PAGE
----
Another week and another Rhythm Through Diversity, a fun musical trivia section on Metronome Online, where we explore music and dance through the development of cultural and social etiquette, history, and background of people in diverse communities. The cultures around the world showcase many different musical forms and this week we will explore the fandango, a lively dance from Portugal and Spain.
The fandango can be traced back to 1705 where a fandango melody was noted in a manuscript called ‘Libro de differences cifras de guitarra’. The first mention of its performance dates back to 1720, in a work by Francisco de Leefadeal’s done in Seville. According to a legend the dance almost faced prohibition at the beginning of the 17th century. The authorities deemed it as a ‘godless dance’, but after a demonstration of a fandango by two famous dancers, the entire room of members of the Consistory joined in joyously to dance.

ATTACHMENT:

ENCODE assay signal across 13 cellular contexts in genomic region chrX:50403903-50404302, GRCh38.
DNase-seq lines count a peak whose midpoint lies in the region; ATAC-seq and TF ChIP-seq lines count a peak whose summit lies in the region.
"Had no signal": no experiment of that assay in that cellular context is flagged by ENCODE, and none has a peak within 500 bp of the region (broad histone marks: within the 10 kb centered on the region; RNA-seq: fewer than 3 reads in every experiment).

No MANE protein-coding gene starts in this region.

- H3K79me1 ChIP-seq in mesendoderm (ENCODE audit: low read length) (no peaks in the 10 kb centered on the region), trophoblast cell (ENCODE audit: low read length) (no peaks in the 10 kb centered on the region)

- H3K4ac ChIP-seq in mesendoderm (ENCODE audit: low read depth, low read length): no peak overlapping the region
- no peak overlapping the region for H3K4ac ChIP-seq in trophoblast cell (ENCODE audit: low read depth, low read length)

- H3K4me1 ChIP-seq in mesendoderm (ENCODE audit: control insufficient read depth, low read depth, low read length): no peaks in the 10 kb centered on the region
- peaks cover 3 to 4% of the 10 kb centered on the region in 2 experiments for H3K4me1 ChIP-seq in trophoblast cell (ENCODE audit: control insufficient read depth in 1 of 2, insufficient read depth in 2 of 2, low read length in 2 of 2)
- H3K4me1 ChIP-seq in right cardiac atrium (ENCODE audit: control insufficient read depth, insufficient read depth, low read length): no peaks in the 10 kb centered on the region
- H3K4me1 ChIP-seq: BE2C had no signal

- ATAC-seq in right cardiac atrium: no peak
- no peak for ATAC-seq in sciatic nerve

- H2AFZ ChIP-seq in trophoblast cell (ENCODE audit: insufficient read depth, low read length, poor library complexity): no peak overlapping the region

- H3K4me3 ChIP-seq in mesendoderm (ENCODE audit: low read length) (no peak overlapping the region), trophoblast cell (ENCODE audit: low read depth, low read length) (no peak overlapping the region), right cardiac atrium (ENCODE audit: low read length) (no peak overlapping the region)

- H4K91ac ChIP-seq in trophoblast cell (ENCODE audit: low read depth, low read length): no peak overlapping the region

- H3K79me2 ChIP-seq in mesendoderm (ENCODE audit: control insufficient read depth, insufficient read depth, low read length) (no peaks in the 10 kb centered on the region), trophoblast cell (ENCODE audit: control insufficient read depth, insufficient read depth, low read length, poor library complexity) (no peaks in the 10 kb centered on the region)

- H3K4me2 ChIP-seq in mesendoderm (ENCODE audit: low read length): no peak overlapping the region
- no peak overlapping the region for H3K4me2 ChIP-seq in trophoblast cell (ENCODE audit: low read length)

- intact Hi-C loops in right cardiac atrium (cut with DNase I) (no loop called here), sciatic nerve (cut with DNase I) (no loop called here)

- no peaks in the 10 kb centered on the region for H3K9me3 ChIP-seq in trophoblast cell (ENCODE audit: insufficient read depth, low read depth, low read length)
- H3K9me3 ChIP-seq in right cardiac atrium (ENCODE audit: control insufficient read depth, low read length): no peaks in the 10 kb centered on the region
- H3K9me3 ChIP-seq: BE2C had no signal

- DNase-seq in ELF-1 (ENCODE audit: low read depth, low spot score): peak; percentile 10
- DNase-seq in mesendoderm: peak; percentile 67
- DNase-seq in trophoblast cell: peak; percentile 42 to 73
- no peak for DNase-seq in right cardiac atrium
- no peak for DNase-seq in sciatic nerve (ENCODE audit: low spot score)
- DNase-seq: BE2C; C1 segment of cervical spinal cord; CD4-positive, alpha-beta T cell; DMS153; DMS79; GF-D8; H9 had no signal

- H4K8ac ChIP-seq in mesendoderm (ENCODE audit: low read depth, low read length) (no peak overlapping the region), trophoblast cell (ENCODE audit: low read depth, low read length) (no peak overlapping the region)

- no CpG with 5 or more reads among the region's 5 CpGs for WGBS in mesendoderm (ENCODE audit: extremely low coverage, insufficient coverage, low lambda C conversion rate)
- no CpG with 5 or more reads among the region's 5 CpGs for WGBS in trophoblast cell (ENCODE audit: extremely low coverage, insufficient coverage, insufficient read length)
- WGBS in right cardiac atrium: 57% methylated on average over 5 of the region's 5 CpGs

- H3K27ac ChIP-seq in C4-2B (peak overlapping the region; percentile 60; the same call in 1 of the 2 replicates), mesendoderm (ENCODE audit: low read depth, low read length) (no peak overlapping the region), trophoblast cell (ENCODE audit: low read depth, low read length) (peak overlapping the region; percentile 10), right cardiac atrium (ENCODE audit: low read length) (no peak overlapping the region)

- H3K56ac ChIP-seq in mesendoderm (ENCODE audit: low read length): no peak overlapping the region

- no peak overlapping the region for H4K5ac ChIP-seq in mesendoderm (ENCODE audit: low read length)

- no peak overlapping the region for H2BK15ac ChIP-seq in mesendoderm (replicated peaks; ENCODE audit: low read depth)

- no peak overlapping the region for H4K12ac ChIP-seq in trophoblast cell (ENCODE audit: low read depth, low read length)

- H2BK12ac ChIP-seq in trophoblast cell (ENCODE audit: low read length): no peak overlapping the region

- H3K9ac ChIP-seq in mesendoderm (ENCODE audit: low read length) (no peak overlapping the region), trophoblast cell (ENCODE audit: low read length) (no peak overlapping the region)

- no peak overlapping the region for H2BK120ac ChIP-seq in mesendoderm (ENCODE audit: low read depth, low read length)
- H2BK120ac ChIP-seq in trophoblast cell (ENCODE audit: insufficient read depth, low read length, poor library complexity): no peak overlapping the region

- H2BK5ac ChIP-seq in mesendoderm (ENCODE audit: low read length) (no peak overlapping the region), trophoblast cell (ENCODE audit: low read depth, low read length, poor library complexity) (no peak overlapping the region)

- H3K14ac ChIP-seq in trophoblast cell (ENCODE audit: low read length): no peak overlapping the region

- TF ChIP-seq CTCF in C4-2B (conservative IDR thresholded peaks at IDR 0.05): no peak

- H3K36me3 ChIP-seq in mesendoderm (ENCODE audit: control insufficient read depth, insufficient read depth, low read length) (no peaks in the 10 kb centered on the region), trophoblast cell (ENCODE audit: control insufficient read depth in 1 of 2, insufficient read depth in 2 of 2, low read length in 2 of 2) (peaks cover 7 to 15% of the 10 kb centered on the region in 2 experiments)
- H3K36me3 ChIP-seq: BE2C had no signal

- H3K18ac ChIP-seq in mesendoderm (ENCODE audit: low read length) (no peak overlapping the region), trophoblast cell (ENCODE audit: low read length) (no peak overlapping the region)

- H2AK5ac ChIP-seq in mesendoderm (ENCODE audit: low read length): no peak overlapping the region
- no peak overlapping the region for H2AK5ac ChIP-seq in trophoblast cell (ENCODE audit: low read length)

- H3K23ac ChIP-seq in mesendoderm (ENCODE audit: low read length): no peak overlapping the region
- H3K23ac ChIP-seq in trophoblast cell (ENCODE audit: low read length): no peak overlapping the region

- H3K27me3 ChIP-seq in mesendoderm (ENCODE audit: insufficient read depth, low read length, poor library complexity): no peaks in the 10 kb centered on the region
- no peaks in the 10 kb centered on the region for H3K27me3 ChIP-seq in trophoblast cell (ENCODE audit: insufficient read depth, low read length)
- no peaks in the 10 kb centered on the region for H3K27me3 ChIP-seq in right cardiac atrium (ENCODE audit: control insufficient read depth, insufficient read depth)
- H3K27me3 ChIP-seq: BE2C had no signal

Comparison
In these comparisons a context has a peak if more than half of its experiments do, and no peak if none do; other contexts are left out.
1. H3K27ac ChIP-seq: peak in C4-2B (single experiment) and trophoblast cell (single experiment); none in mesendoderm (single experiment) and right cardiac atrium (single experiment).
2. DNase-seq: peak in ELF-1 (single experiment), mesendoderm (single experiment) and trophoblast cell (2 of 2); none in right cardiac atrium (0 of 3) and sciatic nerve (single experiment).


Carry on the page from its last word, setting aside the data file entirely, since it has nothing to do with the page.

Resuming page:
The authorities deemed fandango as a ‘godless dance’, but after a demonstration by two famous dancers, the entire room of members of the Consistory joined in joyously to dance.
Traditionally fandango is separated into sung and danced, while keeping the same metric characteristics. The dance can be found in tonadillas, zarzuelas, operas and ballets most commonly in Spain, but also in classical works such as Gluck’s Don Juan, Mozart’s The Marriage of Figaro and many more. The fandango is a triple meter partner dance typically accompanied by castanets, hand-clapping (palmas) and guitars. It follows a typical I-IV-V progression with lyrics in octosyllabic verses.
There are many varieties of fandango found in Spain, Portugal and in Mexico. One of these is ‘fandango de huelva’, which we can see in this video.